If You Aren't Interested In Romantic Relationships, This Could Be The Reason Why

A person's understanding of love changes as they mature, but American pop culture has always had a heavy influence on how to view love, according to The Daily Clog. And what it teaches is love and romance go hand in hand. Consider Jack and Rose from "Titanic," who exchange words of undying love while stranded in the freezing Atlantic Ocean against the backdrop of a shipwreck. While much of the film's audience, especially alloromantics, view this scene as the model of bittersweet romance, there are many people who don't. You are not alone if you are put off by romantic displays of affection, such as kissing or holding hands. Seeing these behaviors as red flags does not make you weird; it may just indicate that you are aromantic.

According to the Aromantic-Spectrum Union for Recognition, Education, and Advocacy (AUREA), aromanticism is an orientation that describes people who have little to no interest in romantic attraction to others. For example, aromantic people may prefer not to hug, cuddle, or say affirming words to their partners. This does not mean, however, that all aromantic people don't also have the ability to feel intense love and emotional connections, or even desire sexual intimacy (via WebMD). Here's what to expect from an aromantic relationship.

What does an aromantic relationship look like?

For an aromantic relationship to work, both partners need to be honest and realistic about their boundaries. Even if your aromantic partner supports you wholeheartedly in your endeavors and is committed to raising a family with you, they may not want to spend every night cuddling with you, send you flowers on Valentine's Day, or engage in other behaviors that are typically considered romantic.

An aromantic relationship can, however, include varying degrees of sexual intimacy, says AASECT-certified clinical sexologist and relationship coach Dr. Debra Laino, because being aromantic does not necessarily mean you are asexual (via Women's Health). Those who identify as asexual, as defined by the Asexual Visibility and Education Network, experience no sexual attraction. In contrast, aromantic people may experience sexual attraction, but it is not romantic in nature.

Having a lack of romantic feelings does not mean an aromantic is incapable of feeling and expressing love. BetterHelp notes, "You can love your parents, your children, and your friends. All these relationships include valid expressions of love; they're just not expressions of romantic love." It's important to view aromanticism as a spectrum. What defines one aromantic may not define another.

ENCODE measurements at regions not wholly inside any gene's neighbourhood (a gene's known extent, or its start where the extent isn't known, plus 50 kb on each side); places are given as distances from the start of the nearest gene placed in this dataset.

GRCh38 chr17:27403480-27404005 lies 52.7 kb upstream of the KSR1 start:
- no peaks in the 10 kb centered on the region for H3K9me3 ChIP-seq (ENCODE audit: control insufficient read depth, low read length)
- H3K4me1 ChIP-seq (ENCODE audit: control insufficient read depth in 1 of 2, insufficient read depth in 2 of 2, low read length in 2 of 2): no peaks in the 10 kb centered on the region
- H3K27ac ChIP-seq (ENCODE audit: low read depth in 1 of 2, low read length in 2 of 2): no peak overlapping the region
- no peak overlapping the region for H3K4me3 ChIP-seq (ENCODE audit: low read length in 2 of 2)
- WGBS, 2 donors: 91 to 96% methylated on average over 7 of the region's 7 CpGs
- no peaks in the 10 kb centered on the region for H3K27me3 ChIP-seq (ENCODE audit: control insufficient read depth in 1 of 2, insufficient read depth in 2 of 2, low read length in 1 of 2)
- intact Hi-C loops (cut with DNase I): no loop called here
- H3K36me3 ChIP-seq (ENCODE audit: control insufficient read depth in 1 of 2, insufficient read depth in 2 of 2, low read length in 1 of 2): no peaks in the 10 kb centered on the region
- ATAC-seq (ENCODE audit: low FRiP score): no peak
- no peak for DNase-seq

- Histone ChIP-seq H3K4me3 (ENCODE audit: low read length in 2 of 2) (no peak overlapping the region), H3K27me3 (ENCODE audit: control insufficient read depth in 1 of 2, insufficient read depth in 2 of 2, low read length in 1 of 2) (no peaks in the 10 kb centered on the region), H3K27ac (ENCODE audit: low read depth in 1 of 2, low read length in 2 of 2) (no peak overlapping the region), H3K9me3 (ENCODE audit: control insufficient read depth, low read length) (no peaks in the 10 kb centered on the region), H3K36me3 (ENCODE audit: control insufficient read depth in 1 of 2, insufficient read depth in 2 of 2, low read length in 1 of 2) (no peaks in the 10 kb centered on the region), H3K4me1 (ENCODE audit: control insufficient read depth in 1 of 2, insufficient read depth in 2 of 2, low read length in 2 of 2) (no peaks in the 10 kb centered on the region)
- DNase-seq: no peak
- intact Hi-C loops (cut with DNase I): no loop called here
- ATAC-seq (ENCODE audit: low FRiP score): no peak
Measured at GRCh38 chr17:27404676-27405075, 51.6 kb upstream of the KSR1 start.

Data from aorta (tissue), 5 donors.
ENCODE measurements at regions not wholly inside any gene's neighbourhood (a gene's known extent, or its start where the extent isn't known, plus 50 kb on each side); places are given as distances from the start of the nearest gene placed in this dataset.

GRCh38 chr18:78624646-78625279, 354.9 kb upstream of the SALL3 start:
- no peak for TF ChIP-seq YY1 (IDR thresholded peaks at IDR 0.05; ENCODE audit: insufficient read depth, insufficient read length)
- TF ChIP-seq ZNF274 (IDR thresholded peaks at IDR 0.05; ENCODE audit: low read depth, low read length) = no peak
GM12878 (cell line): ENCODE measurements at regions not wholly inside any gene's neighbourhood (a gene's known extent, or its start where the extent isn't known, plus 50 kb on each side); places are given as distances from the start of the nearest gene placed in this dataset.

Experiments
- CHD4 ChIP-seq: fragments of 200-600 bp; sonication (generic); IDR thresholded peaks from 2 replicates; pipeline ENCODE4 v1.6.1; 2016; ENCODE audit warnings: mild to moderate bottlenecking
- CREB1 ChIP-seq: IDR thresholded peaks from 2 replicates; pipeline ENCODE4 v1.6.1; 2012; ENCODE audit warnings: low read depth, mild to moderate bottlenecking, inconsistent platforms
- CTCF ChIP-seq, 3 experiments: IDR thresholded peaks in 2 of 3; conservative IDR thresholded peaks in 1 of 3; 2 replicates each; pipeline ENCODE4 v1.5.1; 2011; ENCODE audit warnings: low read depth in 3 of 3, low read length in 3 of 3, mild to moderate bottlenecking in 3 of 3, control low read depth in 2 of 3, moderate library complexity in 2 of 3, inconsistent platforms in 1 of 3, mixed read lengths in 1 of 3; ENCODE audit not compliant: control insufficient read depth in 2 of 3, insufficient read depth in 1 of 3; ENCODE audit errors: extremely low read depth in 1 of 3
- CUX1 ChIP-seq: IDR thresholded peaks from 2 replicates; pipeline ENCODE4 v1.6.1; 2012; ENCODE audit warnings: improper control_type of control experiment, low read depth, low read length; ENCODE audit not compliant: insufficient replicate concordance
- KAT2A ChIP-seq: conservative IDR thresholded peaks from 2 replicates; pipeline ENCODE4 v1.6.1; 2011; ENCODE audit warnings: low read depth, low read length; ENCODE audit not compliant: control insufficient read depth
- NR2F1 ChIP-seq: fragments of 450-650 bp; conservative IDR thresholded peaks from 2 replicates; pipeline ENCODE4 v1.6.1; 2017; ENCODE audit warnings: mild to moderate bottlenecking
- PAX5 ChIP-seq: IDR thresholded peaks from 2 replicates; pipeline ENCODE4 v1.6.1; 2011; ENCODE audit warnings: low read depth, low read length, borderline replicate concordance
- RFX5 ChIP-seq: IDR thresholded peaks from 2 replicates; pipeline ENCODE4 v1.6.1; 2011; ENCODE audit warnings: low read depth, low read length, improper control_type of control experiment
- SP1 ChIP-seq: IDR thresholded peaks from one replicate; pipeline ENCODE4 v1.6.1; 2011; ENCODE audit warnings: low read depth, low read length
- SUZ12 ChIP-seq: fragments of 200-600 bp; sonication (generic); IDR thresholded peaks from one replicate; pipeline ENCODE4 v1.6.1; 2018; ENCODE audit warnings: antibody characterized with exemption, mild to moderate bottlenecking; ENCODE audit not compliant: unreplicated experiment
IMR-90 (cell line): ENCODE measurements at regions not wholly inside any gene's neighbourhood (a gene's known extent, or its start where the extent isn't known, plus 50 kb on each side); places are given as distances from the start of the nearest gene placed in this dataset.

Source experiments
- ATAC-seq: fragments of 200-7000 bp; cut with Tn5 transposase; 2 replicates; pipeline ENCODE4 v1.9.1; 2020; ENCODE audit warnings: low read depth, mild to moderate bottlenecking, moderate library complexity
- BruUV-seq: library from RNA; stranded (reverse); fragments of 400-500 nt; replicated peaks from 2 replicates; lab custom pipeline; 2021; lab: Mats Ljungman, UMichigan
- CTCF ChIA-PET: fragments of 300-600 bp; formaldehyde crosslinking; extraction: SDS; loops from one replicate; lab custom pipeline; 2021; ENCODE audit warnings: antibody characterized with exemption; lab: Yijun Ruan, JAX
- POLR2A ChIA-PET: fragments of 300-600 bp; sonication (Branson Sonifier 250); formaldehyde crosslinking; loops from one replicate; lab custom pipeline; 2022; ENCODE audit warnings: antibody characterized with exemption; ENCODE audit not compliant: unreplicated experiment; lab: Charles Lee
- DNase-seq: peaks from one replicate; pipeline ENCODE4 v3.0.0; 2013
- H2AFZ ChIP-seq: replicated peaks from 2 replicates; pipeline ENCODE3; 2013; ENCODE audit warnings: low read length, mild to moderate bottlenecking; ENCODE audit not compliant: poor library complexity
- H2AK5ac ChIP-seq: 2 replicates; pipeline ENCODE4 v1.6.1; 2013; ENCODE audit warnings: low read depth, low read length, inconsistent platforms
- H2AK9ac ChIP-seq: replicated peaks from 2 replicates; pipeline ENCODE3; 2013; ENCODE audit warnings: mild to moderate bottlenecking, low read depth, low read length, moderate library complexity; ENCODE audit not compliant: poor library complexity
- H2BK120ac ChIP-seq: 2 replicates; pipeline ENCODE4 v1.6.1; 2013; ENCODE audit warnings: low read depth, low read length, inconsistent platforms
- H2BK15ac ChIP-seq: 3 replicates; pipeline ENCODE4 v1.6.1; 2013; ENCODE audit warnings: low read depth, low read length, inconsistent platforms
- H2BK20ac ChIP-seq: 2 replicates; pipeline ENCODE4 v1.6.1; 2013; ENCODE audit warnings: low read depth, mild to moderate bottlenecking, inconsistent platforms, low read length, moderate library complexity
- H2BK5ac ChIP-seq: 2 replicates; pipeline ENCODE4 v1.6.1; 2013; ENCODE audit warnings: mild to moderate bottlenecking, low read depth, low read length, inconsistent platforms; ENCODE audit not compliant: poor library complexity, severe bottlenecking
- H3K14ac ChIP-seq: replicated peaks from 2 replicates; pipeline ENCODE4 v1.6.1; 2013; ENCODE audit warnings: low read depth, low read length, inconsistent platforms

The spectrum of aromanticism

Aromanticism can be represented on a continuum showing varying degrees of desires and choices, according to Verywell Mind. People who are gray-romantic, for example, seldom experience romantic attraction and fall halfway between the aromantic and romantic identities. Meanwhile, demiromantic individuals can only form romantic feelings for another person once they have formed an emotional link with them. On the other end of the spectrum are lithromantics, who may have romantic sentiments for others but do not want their feelings to be reciprocated for fear of the attraction fading. Recipromantic persons only feel passionate about someone if they know that person feels the same way about them.

At the end of the day, aromanticism is not a one-size-fits-all term that comprehensively captures all the shades of romantic orientation, according to BetterHelp. Human beings are complicated, and their orientations and choices are heavily influenced by many factors. Aromanticism, as an identity, explains dispositions and preferences when it comes to love, not whether or not a person wants to experience love. With this understanding in mind, aromantic partnerships can flourish.